The spiral recurs throughout Woodman’s work. Her Eel Series seems to be the most written-about example of this motif, but it also appears in Self-portrait talking to vince, where a spiraling substance is pouring out of Woodman’s mouth, somewhat like a cartoon bubble and somewhat like the ectoplasm that would sometimes spew forth from the mouth of mediums during séances. Wuehle even employs the term “spiralism” throughout the collection to emphasize how this aesthetic is also a politics, a philosophy, a heretical game. “Spiralism” in the sociological sense means a career-path whereby the individual moves upwards through the company, but Wuehle’s spiralism subverts this definition, and instead relates the spiral to an immanent Gothicism – to metamorphoses, mirror reflections, non-linearity. 

As Wuehle writes in “I could no longer // c ould not play by instinct”: 

i just don’t 

grieve; i become the wallpaper,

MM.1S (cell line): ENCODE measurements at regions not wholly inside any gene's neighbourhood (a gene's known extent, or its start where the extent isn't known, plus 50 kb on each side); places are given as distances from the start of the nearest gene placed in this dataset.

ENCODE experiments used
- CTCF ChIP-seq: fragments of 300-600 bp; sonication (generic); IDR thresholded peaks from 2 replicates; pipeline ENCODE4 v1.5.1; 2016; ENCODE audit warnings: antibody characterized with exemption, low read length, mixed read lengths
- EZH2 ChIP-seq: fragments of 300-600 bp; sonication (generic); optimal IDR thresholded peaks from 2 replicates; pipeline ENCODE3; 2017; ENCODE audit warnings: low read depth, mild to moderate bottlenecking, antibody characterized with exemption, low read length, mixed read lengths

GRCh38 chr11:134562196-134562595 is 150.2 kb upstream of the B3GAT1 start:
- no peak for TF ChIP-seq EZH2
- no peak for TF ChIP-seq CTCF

i become the bark 

of the tree and i don’t believe 

in loss. i’m going to speak slowly 

in the language of the mise en abyme, of 


In Wuehle’s brilliant séance-as-poetry-collection, Woodman refuses to fit into the ready-made role of the tragic artist, or the artist too pure and delicate for this world. In passages like the one above, Woodman seems like a close cousin to Jackson’s Merricat, a figure who lives relentlessly on her own terms, and takes a macabre-edged joy in herself and the space she constructs for herself – a space so scraped of commonplace capitalist, masculinist categories that it seems almost cult-like. An act of magic, or witchcraft. In the last poem of the book, the eerily evocative “terrestrial,” Wuehle writes of Woodman departing from this side of things: “Today I will inhale and exhale / the veil so it ululates like an exterior lung. I’ll / hum the low hum of a s c e n s i o n.” Then the last line repeats over and over, with the words slowly fading until only “hum” remains on the page –the hum her cult continues to hear.


1.  One of the very few essays that does really consider Woodman’s playfulness and humor is Rebecca Bengal’s “What We See Now When We Look at Francesca Woodman’s Photographs,” which appeared in Vogue in 2016.

About the Author

James Pate teaches creative writing, literature and philosophy at Shepherd University. His books include The Fassbinder Diaries (CCM, 2013), and Flowers Among the Carrion (Action Book Salvo Series, 2016). His work has appeared in 3:AM Magazine, Black Warrior Review, Burning House Press, Blue Mesa Review, Berkeley Fiction Review, and Occulum, among other places.